Caesars Palace Casino Bans Google Glass Wearers

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May 16th 2013 - by Fix My PC FREE in: Blog Fix PC Free News | 0 Comment

Caesars Palace Casino Bans Google Glass Wearers

Google Glass has the potential to do a lot of cool things to the world. But here’s one thing Google Glass won’t help you do: cheat in casinos.

Caesars Palace in Las Vegas recently told TechHive.com that Google Glass wearers would be swiftly kicked off the premises if they tried to enter the casino:

“Gaming regulations prohibit the use of computers or recording devices by persons who are gambling. Therefore, individuals wearing Google Glass would not be allowed to gamble. If they attempted to do so, they would be subject to arrest under various state gaming regulations.”

In other words, Caesars Palace doesn’t have anything about Google Glass in particular – they just have a legally-mandated beef against any type of wearable recording devices. Of course, this beef is warranted, seeing that so many people have tried to cheat Vegas over the years by wearing various types of machinery all over their bodies.

Other businesses that have banned Google Glass

Caesars Palace and the casino industry aren’t the first companies to ban Google Glass wearers. A restaurant in Seattle called the 5 Points Café announced in March that Google Glass wearers would not be allowed in the restaurant.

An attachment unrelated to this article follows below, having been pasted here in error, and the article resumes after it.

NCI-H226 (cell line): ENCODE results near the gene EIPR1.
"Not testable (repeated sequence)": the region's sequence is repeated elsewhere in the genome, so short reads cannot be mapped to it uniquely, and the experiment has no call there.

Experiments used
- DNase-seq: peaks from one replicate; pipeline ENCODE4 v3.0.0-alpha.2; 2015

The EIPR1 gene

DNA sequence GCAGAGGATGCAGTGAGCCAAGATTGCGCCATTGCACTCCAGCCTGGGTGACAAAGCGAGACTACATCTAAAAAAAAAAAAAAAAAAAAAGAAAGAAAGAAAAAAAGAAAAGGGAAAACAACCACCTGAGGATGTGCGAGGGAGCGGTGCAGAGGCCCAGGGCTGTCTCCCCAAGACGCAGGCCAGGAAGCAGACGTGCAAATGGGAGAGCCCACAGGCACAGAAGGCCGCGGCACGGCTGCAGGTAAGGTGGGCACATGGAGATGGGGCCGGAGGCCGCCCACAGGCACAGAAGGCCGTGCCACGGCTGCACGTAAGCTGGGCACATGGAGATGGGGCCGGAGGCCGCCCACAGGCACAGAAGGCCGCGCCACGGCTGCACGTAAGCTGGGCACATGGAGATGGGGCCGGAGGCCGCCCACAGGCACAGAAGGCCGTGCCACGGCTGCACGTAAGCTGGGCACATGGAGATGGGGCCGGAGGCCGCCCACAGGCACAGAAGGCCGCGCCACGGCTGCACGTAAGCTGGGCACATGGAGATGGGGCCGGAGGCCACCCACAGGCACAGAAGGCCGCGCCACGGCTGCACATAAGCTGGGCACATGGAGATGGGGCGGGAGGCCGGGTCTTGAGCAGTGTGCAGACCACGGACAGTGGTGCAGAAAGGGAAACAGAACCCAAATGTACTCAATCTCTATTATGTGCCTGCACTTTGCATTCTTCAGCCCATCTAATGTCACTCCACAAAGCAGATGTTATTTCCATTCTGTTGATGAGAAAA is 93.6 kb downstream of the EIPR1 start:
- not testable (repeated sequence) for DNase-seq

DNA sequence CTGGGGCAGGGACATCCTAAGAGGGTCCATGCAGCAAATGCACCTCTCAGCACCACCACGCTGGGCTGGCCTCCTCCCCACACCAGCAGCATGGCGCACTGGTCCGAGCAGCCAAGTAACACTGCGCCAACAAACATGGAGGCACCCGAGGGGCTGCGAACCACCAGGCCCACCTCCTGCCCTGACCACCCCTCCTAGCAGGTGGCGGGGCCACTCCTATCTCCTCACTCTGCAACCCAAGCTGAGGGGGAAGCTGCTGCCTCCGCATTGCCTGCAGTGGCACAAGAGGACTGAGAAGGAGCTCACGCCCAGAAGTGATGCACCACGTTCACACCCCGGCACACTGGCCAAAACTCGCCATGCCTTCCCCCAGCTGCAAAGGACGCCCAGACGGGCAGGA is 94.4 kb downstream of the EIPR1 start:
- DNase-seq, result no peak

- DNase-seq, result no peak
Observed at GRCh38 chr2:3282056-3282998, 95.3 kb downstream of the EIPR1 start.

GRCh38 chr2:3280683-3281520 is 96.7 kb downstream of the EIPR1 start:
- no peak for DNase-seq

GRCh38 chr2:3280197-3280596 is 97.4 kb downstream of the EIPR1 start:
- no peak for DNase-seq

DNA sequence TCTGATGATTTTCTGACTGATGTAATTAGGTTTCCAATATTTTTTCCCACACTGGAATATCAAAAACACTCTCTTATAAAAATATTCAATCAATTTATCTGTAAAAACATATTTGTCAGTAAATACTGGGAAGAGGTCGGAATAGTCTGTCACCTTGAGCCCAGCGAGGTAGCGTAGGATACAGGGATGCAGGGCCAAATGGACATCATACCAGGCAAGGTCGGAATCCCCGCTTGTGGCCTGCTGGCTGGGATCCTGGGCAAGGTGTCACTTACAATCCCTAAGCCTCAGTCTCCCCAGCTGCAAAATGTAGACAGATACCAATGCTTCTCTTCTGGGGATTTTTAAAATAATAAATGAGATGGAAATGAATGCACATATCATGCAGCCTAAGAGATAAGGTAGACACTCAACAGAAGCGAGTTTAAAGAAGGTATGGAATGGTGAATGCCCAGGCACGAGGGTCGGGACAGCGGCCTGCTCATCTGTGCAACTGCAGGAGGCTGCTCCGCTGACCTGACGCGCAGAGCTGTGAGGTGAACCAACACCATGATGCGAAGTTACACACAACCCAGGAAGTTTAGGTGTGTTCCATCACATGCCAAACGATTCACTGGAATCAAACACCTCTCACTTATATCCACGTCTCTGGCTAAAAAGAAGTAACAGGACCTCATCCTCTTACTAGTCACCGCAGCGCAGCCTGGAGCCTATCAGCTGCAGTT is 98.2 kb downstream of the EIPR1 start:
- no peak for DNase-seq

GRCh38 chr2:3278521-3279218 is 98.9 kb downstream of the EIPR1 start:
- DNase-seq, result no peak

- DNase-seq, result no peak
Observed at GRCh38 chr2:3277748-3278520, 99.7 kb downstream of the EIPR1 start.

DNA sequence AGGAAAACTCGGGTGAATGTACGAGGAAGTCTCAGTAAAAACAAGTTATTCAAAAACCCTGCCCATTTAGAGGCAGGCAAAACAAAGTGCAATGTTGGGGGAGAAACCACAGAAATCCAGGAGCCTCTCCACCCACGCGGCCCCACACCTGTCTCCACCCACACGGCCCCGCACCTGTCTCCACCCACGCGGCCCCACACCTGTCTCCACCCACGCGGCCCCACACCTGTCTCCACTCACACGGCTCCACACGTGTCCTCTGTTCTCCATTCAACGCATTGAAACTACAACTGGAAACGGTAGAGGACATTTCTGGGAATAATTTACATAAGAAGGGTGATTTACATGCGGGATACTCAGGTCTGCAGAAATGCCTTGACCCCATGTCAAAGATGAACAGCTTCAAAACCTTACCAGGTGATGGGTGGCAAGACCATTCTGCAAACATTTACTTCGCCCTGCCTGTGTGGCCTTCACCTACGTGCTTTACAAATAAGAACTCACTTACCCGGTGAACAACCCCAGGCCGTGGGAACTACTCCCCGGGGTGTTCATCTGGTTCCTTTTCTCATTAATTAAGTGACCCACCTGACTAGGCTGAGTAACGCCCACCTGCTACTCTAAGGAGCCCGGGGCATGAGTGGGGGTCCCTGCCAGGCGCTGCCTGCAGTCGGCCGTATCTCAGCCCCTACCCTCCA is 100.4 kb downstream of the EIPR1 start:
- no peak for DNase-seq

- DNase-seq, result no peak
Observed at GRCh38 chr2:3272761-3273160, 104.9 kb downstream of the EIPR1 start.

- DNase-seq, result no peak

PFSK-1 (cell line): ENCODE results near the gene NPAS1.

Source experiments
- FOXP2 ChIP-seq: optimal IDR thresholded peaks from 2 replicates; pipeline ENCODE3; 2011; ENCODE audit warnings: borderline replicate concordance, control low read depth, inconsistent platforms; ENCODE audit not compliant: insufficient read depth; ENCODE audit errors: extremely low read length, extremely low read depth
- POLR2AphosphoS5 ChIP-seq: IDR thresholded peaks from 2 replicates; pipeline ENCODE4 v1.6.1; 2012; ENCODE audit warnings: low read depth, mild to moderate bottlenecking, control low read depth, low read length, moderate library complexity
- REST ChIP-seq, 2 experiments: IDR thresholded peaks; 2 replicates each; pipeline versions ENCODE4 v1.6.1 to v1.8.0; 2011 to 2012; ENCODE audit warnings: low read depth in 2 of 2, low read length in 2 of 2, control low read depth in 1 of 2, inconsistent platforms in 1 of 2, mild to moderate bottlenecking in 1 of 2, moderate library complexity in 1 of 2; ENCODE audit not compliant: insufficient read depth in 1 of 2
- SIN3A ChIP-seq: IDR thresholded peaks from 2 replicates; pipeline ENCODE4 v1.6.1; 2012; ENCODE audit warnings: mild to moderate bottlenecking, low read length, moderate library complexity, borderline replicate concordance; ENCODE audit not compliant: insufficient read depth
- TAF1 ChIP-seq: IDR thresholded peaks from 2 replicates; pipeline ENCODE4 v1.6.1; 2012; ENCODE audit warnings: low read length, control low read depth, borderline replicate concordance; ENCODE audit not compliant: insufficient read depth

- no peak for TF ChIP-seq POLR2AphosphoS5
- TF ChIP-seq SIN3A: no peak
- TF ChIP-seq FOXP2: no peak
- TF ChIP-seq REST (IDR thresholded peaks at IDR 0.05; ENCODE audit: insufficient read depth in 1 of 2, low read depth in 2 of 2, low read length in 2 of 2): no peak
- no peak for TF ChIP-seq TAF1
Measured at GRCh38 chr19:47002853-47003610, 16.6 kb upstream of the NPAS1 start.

But instead of just telling Google Glass wearers that they weren’t allowed, 5 Points took it a step further and verbally assaulted early Glass adopters with a stream of vitriol:

“If you’re one of the few who are planning on going out and spending your savings on Google Glasses – what will for sure be a new fad for the fanny-pack wearing, never removing your Bluetooth headset-wearing crowd – plan on removing them before you enter The 5 Point. The 5 Point is officially a No Google Glass zone.”

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Gear down, big rig! Why would people want to film your snarky, uptight restaurant anyway? It’s not like you gain an unfair advantage eating your burger.

Why Google should be worried

Part of the appeal of Google Glass is that it can be worn everywhere you go until it becomes an extension of the body. If users have to continuously take off their Google Glasses, power them down, and leave them in their pockets when entering certain locations, then purchasing a pair suddenly seems a lot less useful.

With Google Glass still about one year away from store shelves, I guess we’ll just have to wait until wearable computer contacts are invented before we start sneakily filming the world around us.

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